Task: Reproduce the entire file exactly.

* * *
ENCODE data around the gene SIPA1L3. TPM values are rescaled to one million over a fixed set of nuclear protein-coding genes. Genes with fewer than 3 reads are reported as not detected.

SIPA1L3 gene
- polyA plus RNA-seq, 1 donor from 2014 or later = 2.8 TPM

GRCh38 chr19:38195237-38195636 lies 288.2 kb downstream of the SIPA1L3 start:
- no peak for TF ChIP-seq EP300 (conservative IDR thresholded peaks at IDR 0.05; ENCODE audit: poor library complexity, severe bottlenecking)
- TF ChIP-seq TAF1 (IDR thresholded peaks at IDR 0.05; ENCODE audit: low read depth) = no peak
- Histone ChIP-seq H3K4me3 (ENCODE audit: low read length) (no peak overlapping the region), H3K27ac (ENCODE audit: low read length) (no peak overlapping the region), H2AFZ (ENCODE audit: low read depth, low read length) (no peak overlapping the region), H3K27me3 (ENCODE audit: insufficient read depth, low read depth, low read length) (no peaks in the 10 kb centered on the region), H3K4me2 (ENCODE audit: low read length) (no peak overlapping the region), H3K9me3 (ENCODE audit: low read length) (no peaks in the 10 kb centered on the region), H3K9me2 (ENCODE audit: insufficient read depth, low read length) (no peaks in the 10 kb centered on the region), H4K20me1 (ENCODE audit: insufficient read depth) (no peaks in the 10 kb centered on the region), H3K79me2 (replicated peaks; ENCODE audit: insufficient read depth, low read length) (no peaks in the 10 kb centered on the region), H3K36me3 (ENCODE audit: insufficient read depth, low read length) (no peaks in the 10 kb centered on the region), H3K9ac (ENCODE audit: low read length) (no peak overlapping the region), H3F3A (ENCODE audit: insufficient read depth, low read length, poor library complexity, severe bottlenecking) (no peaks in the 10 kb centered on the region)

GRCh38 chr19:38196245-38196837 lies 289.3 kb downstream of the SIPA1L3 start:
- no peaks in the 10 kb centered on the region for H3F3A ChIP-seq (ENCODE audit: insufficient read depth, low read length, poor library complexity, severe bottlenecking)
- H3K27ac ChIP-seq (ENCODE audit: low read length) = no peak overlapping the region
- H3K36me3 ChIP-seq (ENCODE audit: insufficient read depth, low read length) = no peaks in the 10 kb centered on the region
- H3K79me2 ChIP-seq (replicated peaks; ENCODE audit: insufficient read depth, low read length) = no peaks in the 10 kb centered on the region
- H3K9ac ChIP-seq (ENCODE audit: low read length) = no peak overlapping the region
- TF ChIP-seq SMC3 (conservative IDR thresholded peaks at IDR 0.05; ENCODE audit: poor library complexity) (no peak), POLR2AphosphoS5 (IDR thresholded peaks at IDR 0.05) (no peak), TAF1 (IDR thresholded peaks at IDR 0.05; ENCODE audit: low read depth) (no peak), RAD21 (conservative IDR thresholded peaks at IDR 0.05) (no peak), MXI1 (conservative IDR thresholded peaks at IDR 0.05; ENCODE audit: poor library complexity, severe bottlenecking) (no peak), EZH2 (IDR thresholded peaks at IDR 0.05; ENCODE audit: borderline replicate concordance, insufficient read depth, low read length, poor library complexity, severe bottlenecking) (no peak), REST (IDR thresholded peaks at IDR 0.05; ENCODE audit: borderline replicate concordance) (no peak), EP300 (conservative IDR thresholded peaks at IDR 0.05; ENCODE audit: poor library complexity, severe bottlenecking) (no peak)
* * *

ENCODE data around the gene SIPA1L3. TPM values are rescaled to one million over a fixed set of nuclear protein-coding genes. Genes with fewer than 3 reads are reported as not detected.

SIPA1L3 gene
- polyA plus RNA-seq, 1 donor from 2014 or later = 2.8 TPM

GRCh38 chr19:38195237-38195636 lies 288.2 kb downstream of the SIPA1L3 start:
- no peak for TF ChIP-seq EP300 (conservative IDR thresholded peaks at IDR 0.05; ENCODE audit: poor library complexity, severe bottlenecking)
- TF ChIP-seq TAF1 (IDR thresholded peaks at IDR 0.05; ENCODE audit: low read depth) = no peak
- Histone ChIP-seq H3K4me3 (ENCODE audit: low read length) (no peak overlapping the region), H3K27ac (ENCODE audit: low read length) (no peak overlapping the region), H2AFZ (ENCODE audit: low read depth, low read length) (no peak overlapping the region), H3K27me3 (ENCODE audit: insufficient read depth, low read depth, low read length) (no peaks in the 10 kb centered on the region), H3K4me2 (ENCODE audit: low read length) (no peak overlapping the region), H3K9me3 (ENCODE audit: low read length) (no peaks in the 10 kb centered on the region), H3K9me2 (ENCODE audit: insufficient read depth, low read length) (no peaks in the 10 kb centered on the region), H4K20me1 (ENCODE audit: insufficient read depth) (no peaks in the 10 kb centered on the region), H3K79me2 (replicated peaks; ENCODE audit: insufficient read depth, low read length) (no peaks in the 10 kb centered on the region), H3K36me3 (ENCODE audit: insufficient read depth, low read length) (no peaks in the 10 kb centered on the region), H3K9ac (ENCODE audit: low read length) (no peak overlapping the region), H3F3A (ENCODE audit: insufficient read depth, low read length, poor library complexity, severe bottlenecking) (no peaks in the 10 kb centered on the region)

GRCh38 chr19:38196245-38196837 lies 289.3 kb downstream of the SIPA1L3 start:
- no peaks in the 10 kb centered on the region for H3F3A ChIP-seq (ENCODE audit: insufficient read depth, low read length, poor library complexity, severe bottlenecking)
- H3K27ac ChIP-seq (ENCODE audit: low read length) = no peak overlapping the region
- H3K36me3 ChIP-seq (ENCODE audit: insufficient read depth, low read length) = no peaks in the 10 kb centered on the region
- H3K79me2 ChIP-seq (replicated peaks; ENCODE audit: insufficient read depth, low read length) = no peaks in the 10 kb centered on the region
- H3K9ac ChIP-seq (ENCODE audit: low read length) = no peak overlapping the region
- TF ChIP-seq SMC3 (conservative IDR thresholded peaks at IDR 0.05; ENCODE audit: poor library complexity) (no peak), POLR2AphosphoS5 (IDR thresholded peaks at IDR 0.05) (no peak), TAF1 (IDR thresholded peaks at IDR 0.05; ENCODE audit: low read depth) (no peak), RAD21 (conservative IDR thresholded peaks at IDR 0.05) (no peak), MXI1 (conservative IDR thresholded peaks at IDR 0.05; ENCODE audit: poor library complexity, severe bottlenecking) (no peak), EZH2 (IDR thresholded peaks at IDR 0.05; ENCODE audit: borderline replicate concordance, insufficient read depth, low read length, poor library complexity, severe bottlenecking) (no peak), REST (IDR thresholded peaks at IDR 0.05; ENCODE audit: borderline replicate concordance) (no peak), EP300 (conservative IDR thresholded peaks at IDR 0.05; ENCODE audit: poor library complexity, severe bottlenecking) (no peak)